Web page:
Rich Norwegians Turn Down Labor as Welfare Loses Its Allure
Promises of more welfare for Scandinavia’s richest citizens are failing to boost Labor Prime Minister Jens Stoltenberg’s popularity.
Voters are instead poised to hand power to a Conservative-led opposition bloc that has promised tax cuts and more investments in infrastructure. Stoltenberg’s government is heading for defeat on Sept. 9, as pledges to spend more of Norway’s oil wealth on benefits fail to resonate.
“If you go back a few decades there was a need for redistribution of wealth and welfare services, but now people are pretty well off,” Johannes Bergh, an election researcher at the Institute for Social Research in Oslo, said by phone. “There isn’t a need for a big expansion of welfare policies.”
The opposition is leading in the polls by 16 percentage points after a campaign that has centered around how much of the nation’s oil and gas wealth the next government should spend on tax cuts, fixing roads, cutting waiting times for health care and other welfare services. Spending reductions haven’t featured on the agenda for the nation of 5.1 million people, who live in Europe’s richest economy per capita after Luxembourg.
Norway found oil more than 40 years ago and in 1996 started funneling revenue into a $750 billion sovereign wealth fund, now the world’s largest. Thanks to its riches, Scandinavia’s second-biggest economy now enjoys some of the developed world’s highest salaries, with Norwegians earning $80,000 a year on average.
Registered unemployment in Norway has held below 3 percent since early 2011. The country’s relative poverty rate indicates about 10.5 percent of Norwegians had low incomes in 2010, compared with a 16.9 percent average in the European Union, according to EU data. In 2011, only 2.3 percent of Norwegians were found to be missing four of nine basic necessities such as being able to pay for heating and a telephone, compared with an 8.8 percent EU average.
The Conservatives and their partners, the Progress Party, the Christian Democrats and the Liberal Party, will win 98 seats in parliament, according to a weighted average of 23 opinion polls as of Sept. 6 by the website Pollofpolls.no. The same poll average shows Stoltenberg’s three-party coalition getting 70 seats.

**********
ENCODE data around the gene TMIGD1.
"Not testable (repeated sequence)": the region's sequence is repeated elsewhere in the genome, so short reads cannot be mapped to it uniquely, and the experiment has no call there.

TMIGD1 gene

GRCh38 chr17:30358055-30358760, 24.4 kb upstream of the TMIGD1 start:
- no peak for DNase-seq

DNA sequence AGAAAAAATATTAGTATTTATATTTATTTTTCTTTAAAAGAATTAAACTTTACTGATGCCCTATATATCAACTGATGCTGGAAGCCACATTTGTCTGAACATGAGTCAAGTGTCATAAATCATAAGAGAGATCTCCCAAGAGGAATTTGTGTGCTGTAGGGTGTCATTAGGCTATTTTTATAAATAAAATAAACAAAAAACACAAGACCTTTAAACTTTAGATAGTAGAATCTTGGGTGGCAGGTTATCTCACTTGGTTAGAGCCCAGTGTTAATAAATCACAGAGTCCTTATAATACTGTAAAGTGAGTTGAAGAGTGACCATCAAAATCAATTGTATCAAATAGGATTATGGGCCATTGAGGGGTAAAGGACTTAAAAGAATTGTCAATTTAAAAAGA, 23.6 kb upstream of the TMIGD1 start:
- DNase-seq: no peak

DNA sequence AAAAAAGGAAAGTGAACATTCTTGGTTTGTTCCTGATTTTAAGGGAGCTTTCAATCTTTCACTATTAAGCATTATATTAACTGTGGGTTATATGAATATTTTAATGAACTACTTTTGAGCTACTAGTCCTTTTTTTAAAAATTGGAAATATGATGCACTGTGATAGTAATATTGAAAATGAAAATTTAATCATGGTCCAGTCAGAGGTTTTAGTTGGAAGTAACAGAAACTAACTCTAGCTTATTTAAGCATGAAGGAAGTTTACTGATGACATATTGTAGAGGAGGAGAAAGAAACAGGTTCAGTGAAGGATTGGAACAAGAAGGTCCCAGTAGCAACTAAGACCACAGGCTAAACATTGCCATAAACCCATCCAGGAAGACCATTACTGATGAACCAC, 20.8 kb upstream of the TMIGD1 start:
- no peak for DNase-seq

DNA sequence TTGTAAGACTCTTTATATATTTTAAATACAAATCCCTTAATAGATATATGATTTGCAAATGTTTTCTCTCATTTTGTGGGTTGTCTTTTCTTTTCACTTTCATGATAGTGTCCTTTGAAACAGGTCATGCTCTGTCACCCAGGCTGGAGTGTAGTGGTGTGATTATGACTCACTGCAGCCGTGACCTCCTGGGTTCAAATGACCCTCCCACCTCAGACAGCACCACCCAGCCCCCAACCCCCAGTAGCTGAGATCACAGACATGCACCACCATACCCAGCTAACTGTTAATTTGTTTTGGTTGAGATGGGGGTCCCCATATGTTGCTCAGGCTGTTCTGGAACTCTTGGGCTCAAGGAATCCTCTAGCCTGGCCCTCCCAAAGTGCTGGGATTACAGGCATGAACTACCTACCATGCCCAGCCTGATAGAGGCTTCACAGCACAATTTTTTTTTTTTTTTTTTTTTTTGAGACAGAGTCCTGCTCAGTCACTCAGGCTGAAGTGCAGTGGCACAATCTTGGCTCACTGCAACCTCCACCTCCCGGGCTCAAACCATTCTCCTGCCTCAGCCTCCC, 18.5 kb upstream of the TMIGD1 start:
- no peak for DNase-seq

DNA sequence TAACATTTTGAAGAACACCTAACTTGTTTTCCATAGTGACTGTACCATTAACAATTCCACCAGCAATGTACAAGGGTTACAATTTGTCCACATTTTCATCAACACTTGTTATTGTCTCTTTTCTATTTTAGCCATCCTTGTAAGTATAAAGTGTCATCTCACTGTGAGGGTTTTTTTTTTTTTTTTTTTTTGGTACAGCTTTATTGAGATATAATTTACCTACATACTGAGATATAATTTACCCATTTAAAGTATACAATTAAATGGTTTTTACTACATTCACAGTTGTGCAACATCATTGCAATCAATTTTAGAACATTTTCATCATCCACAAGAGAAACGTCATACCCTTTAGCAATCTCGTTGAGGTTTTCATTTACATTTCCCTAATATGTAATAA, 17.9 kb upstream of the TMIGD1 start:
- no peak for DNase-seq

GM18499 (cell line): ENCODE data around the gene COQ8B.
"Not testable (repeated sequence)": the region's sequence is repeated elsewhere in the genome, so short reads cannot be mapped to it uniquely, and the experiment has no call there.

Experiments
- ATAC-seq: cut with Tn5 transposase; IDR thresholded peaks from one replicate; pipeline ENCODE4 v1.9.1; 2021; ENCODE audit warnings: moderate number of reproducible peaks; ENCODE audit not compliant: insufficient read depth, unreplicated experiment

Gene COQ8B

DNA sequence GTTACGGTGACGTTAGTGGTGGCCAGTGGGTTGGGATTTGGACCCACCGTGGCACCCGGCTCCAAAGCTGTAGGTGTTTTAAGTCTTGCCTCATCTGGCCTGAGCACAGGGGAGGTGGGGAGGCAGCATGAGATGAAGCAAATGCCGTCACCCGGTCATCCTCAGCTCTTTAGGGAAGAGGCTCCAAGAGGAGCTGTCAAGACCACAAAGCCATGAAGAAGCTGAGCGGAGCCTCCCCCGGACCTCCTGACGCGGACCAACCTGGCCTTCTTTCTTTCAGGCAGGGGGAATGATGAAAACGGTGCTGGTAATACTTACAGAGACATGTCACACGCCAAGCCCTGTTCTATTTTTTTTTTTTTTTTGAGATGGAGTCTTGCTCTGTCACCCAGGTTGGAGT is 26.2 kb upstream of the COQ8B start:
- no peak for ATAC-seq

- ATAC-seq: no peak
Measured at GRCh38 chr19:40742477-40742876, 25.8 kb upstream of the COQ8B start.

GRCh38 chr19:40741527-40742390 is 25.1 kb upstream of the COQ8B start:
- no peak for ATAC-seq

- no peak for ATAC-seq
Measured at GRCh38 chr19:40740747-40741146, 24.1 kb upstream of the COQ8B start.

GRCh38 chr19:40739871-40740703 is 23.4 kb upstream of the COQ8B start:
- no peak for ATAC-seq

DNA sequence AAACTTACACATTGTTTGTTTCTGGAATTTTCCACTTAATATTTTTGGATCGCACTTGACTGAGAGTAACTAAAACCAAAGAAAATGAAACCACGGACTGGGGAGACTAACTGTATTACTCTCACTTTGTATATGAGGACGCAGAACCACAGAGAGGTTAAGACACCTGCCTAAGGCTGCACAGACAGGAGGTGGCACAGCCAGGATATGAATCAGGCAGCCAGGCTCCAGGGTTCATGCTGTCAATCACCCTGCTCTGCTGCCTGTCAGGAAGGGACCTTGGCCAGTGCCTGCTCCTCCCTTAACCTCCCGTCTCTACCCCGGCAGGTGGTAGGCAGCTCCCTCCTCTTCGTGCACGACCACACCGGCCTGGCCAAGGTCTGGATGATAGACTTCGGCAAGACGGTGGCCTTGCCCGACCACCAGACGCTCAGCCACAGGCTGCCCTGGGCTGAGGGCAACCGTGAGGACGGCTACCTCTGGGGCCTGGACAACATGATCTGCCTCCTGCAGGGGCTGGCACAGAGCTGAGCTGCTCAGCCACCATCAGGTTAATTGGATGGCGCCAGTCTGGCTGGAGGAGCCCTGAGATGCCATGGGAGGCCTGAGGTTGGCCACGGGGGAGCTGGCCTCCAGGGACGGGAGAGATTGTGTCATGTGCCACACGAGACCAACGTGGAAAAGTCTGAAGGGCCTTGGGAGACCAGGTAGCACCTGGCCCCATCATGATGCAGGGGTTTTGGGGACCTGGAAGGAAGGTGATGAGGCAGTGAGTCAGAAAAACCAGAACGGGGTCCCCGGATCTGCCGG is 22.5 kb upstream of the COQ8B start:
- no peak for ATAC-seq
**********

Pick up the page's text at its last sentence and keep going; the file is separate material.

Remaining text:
Norway invests most of its oil wealth abroad to avoid causing inflation at home. The Labor government has laid out rules limiting its use of the wealth fund to plug deficits to 4 percent. Still, that amount grows every year as the fund swells. It’s estimated to grow 50 percent by 2020.
“In every election since the 1990s there has been a slow, incremental movement toward the parties on the center-right side,” Bergh said.
All parties have pledged to stick to the 4 percent spending rule, except the Progress Party, which argues the country should set aside more money outside the state budget to build roads and other infrastructure.
While oil wealth helped Norway avoid the recession that gripped Europe and even hit its Nordic neighbors, the opposition has attacked the government for not doing enough to wean the nation off its energy reliance.
Exporters such as Norsk Hydro ASA (NHY) have been under pressure from an appreciating krone as well as faster wage growth. The $500 billion economy grew 0.2 percent in the second quarter. Norway’s biggest bank, DNB ASA (DNB), says it will be the only European nation of the 15 it tracks whose growth won’t pick up next year. It’s still expected to outperform the rest of Europe.
The Conservatives “have promised a lot of spending on everything, but when they are in government they tend to be a very responsible party,” Bruce said in a Sept. 4 interview.
Solberg, who has led the Conservatives since 2004, has promised voters more investments in roads, railways and education, laxer mortgage lending regulations, as well as cuts in income and wealth taxes.
The Conservatives are set to enter government with the anti-immigration Progress Party as the second largest group in power. The party, historically an outsider in Norwegian politics, has made investors and economists nervous with talk of scrapping the fiscal spending rule.
“A lot of foreign investors are concerned that we could see a really strong change in fiscal policy with much more expansionary policy and much more use of oil money” should the Progress Party gain influence, Bruce said.
As leader of the second largest group in government, Progress Party leader Siv Jensen could become finance minister, according to Bergh.
Stoltenberg, struggling to garner voter support, has warned that Conservative Party policies may result in krone and interest-rate volatility.
Solberg counters that lower taxes and less red tape will do more to ease the pain exporters are feeling from the strong krone than the spending measures favored by the current government.
Whatever the outcome in next week’s election, Norwegians face a government-financed boost.
“Fiscal policy is likely to turn somewhat more expansionary regardless of the election outcome,” Knut Anton Mork, chief economist at Handelsbanken, said in a note to clients yesterday.
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